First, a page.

I decided to make a very careful tree outline so that I could fill in the relevant bits of the Conway topograph and have it clearly visible. In brief, one diagram shows behavior along the "river." However, specific representations of a number with larger absolute value happen a bit away from the river, in trees... I have carefully shown how the four representations of $55$ with small entries, arise in the diagram.

Here is a jpeg of the relevant portion of Conway's topograph for this problem. This is from The First Lecture in The Sensual Quadratic Form. Note that the 2 by 2 matrix

$$A \; = \; \left( \begin{array}{rr} 8 & 15 \\ 9 & 17 \end{array} \right)$$ is visible towards the right of the diagram, the value $3$ with coordinate vector $$\left( \begin{array}{r} 8 \\ 9 \end{array} \right),$$ and on the lower right of that we find the value $-5$ with coordinate vector $$\left( \begin{array}{r} 15 \\ 17 \end{array} \right).$$ That 2 by two matrix, which is where I got the formula $(8x+15y,9x+17y),$ is the generator of the automorphism group of the quadratic form, also called the orthogonal group, the rotation group, etc. The traditional name for it was "automorph," not so many use that any more except me, i guess. The automorph also comes, quickly, from the Lagrange cycle method, illustrated in the computer output below that. The best book for that is Duncan A. Buell, Binary Quadratic Forms.

[email protected]:~/old drive/home/jagy/Cplusplus$./indefCycle 3 3 -5 0 form 3 3 -5 1 0 0 1 To Return 1 0 0 1 0 form 3 3 -5 delta -1 1 form -5 7 1 delta 7 2 form 1 7 -5 delta -1 3 form -5 3 3 delta 1 4 form 3 3 -5 form 3 x^2 + 3 x y -5 y^2 minimum was 1rep x = -1 y = -1 disc 69 dSqrt 8.3066238629 M_Ratio 7.666667 Automorph, written on right of Gram matrix: 8 15 9 17 ========================================= [email protected]:~/old drive/home/jagy/Cplusplus$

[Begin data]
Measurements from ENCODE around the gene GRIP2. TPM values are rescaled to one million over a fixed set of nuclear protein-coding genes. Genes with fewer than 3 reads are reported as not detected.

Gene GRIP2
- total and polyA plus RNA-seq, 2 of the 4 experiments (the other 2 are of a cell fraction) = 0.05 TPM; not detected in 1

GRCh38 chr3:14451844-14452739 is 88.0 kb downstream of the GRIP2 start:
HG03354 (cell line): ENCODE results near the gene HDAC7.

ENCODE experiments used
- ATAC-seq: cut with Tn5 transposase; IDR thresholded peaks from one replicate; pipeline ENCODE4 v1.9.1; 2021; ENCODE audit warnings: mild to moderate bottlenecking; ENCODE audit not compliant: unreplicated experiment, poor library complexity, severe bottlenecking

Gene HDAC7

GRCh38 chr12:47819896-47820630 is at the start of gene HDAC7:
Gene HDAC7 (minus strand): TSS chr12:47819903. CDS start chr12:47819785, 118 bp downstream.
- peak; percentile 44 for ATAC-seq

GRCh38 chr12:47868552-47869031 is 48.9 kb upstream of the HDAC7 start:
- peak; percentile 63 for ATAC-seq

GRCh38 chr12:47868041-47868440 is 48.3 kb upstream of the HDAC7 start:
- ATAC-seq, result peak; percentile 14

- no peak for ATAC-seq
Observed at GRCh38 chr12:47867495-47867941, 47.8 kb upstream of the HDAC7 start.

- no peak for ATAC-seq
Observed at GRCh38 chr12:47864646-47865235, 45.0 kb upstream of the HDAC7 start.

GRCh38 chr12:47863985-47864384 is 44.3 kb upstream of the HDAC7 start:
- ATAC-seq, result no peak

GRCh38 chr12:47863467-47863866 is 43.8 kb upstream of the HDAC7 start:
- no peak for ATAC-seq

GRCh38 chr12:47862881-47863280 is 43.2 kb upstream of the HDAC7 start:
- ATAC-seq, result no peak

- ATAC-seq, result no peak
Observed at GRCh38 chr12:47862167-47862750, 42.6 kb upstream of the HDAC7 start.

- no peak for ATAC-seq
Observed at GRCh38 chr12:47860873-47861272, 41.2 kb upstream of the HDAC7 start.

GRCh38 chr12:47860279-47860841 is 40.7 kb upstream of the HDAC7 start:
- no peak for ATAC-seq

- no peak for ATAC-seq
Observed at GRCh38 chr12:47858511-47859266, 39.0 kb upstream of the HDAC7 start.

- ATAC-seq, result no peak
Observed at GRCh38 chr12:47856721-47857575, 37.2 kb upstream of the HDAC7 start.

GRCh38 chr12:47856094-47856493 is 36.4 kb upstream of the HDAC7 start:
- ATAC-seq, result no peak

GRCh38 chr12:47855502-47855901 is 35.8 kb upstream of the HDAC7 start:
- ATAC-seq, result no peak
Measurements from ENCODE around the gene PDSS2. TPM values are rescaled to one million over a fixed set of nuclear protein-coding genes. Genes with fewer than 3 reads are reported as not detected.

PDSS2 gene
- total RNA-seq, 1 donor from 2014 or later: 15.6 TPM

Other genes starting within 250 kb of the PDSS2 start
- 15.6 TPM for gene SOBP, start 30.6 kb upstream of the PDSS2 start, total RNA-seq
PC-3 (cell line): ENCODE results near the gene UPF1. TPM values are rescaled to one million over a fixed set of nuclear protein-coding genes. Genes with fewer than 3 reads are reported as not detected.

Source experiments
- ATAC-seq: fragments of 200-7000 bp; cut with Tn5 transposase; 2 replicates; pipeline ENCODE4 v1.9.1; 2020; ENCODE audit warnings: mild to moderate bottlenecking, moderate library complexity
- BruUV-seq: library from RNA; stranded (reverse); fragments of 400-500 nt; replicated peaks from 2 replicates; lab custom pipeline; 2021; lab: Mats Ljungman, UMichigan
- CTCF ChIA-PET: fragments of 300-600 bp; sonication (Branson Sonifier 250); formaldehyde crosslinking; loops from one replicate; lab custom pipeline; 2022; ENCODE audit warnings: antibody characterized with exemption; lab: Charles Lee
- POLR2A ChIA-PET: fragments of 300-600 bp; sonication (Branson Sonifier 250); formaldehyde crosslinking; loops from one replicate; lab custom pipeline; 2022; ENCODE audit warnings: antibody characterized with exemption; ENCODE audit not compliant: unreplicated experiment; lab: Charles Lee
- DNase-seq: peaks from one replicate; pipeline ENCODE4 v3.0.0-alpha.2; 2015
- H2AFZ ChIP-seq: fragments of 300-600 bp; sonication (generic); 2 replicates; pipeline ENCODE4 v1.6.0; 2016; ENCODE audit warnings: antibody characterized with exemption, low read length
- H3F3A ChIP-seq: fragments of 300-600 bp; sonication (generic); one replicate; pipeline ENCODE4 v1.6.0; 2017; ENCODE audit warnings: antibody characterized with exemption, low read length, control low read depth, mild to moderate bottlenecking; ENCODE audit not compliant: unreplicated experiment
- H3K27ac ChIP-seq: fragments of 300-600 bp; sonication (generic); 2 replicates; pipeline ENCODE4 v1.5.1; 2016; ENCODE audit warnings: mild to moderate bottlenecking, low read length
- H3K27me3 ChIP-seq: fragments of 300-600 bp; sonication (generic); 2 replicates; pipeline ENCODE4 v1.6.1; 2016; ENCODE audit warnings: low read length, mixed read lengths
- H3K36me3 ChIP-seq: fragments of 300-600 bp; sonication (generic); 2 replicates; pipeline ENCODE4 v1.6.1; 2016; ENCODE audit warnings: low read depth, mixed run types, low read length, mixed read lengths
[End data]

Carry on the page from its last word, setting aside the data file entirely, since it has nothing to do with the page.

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#### @Jonas Kgomo 2014-04-04 17:06:23

oh yes,thank you,how do we know other solutions are of this from $(8x+15y,9x+17y)$

#### @Jonas Kgomo 2014-04-04 17:16:55

i see how you found out the other forms from the c++ algorithm,but how is $M_{ratio}=[a,\frac{b+u\sqrt{d}}{2}]$

#### @Jonas Kgomo 2014-04-04 19:05:08

Dr William ,i notice that you are more interested with quadratic forms,would you please send a link of one of your work or similar example ,as i am more concerned with the process,for exam preparation,esp for getting $M_{Ratio}$ ,and Gram Matrix,thank you

#### @Jonas Kgomo 2014-04-05 09:50:33

this is extremely helpful,and your method is a conquerer,finally i would like to search for non-integer solutions,i am sorry for not saying this initially ,i realised ,the question is looking for real numbers as a generalisation,the book gives the noninteger solutions as$\pm(\dfrac{17\pm\sqrt{29}}{2})(2+\dfrac{1\pm\sqrt{29}}{2})^{2n}\cup \pm(\dfrac{41\pm 7\sqrt{29}}{2})(2+\dfrac{1\pm\sqrt{29}}{2})^{2n}$

#### @Jonas Kgomo 2014-04-05 09:56:53

this method is through fundamental units,i am looking for an alternative method,or a detailed solutions

#### @Will Jagy 2016-01-03 04:34:01

@janmarqz thanks. I edited in my list of answers either talking about the diagrams or having drawings. The answer above gives fairly good examples of two tree parts of the diagram, it is actually the "river" that is less predictable and may need more than one try to fit on a page.

#### @janmarqz 2016-01-03 04:36:45

if I will lecture Number Theory this next semester I will include this subject